The Pictorial Periodic Table
Copyright ©, 1995-1998 by Chris Heilman. All rights reserved.

This website is an interactive periodic table with a comprehensive database of element properties, which can be searched and collated in novel and useful ways. Pictures of elements and compounds are being taken and collected into the database. Periodic table art, music and educational games are available. A huge listing of other periodic tables on the internet is on this website, sorted and annotated.

Nuclear chemistry buffs will find information on over 2600 isotopes of the elements. Radioactive decay can be illustrated for most unstable nuclides.

The main features of this site are listed on the main page, but here are the highlights:

A short history of the periodic table.

The rectangular periodic table is familiar to anybody who has ever been in a science laboratory or classroom. This ingenious functional grouping of the chemical elements was created by several European scientists in the decade of the 1860's. In 1863, a 44 year old French geologist, A. E. Béguyer de Chancourtois created a list of the elements arranged by increasing atomic weight. The list was wrapped around a cylinder so that several sets of similar elements lined up, creating the first geometric representation of the periodic law.

In England, 32 year old analytical chemist John A. R. Newlands was also wrapping the elements, noting that chemical groups repeated every eight elements. He named this the octave rule, and compared it to a musical scale. Some less observant members of the English Chemical Society considered this absurd, so his work was ignored for years.

Chemists Dmitrii I. Mendeleev, a Russian, and German Lothar Meyer were working independently in 1868 and 1869 on the arrangement of elements into seven columns, corresponding to various chemical and physical properties. Their tables were similar - they acknowledged each other's work - the differences are subtle but important: Meyer's table was an accurate (for the time) accounting of the known facts about each element, such as melting point and atomic volume. The table clearly showed the existence of periodic chemical families. In 1870 Meyer's table and description of the periodic law was published in Liebig's Annalen.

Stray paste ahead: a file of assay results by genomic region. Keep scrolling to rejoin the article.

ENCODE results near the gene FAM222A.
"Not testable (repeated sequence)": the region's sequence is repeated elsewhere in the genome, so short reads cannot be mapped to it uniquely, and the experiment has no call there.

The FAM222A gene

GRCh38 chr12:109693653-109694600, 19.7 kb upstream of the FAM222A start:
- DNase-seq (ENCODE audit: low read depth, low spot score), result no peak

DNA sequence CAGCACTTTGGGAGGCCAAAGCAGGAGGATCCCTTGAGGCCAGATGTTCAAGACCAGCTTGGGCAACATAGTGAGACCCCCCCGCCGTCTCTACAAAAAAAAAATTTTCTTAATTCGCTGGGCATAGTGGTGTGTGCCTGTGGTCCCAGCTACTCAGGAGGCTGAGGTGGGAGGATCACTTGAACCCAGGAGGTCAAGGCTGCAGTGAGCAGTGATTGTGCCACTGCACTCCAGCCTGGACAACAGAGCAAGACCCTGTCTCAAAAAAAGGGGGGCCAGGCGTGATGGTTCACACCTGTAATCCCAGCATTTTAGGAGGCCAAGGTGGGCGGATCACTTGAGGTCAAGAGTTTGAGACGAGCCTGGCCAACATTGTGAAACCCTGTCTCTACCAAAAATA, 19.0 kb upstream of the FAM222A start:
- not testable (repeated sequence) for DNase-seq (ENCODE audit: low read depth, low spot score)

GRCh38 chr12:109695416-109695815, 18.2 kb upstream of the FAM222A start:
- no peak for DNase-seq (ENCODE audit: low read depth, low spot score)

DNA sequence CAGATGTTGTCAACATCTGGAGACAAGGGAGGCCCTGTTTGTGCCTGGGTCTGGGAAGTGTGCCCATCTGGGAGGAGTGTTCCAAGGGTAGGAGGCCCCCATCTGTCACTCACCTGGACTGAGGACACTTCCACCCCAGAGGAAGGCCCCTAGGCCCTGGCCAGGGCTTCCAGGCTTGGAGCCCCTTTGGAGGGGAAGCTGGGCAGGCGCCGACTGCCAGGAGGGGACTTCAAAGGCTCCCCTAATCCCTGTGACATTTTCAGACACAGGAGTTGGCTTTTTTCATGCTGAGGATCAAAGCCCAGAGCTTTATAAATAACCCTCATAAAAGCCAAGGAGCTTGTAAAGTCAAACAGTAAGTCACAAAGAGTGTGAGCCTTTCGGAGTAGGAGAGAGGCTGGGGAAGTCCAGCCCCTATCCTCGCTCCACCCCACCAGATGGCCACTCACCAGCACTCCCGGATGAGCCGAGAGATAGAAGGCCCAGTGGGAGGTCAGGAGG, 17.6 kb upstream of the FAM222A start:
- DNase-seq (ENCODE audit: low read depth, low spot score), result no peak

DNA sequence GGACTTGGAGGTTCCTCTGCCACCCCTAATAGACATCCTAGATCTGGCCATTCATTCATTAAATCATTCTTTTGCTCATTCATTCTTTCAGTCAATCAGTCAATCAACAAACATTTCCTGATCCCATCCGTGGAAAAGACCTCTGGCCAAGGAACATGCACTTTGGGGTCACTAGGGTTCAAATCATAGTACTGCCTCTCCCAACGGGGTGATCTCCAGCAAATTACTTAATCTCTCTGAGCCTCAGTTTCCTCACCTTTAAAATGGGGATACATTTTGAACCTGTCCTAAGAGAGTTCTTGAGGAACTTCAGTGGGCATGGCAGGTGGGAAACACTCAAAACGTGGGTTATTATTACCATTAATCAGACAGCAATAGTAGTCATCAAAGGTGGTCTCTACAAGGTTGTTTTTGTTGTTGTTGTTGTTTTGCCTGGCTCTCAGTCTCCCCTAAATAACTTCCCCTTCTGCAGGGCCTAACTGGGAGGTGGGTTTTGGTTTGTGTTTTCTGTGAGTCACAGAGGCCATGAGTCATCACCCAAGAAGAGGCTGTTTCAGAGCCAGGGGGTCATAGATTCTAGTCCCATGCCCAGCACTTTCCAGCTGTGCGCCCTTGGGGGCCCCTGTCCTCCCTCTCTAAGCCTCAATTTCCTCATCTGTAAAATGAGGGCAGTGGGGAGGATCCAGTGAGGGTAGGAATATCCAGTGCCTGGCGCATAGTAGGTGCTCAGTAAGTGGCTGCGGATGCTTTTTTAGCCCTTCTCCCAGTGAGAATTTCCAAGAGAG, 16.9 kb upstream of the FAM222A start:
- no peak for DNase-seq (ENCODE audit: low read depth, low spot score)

A year earlier however, the 35 year old Mendeleev presented a much bolder and scientifically useful table. His paper, On the Relation of the Properties to the Atomic Weights of the Elements, was enthusiastically received by the Russian Chemical Society. In it, the periodic relationship between chemical groups, that is, elements with a similar stoichiometry of reaction, is clearly illustrated. In a scientific triumph, gaps in the table accurately predicted undiscovered elements.

Although it is nearly 130 years old, Mendeleev's table differs little from the charts on the walls of laboratories today. The insight obtained in that productive decade resulted in a tool that furthers understanding and eases the use of chemistry in every laboratory in the world.

Books and other resources that were referenced for this site:

A Disclaimer

This site is made and maintained by Chris Heilman. No part of the site is an official publication of Phoenix College, or the Maricopa Community College District or represents any statement on the part of either entity.

The information in this site is taken from public records and is not tested for correctness. Additional errors may be introduced during handling. If you are doing calculations for reasons other than fun, please double check the data against a standard reference (such as some of those listed above.) Chris Heilman, Phoenix College and the Maricopa Community College District are not responsible for the correctness, accuracy or use of the data presented here.


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Updated 2/2/98 by clh. Not a publication of Phoenix College.
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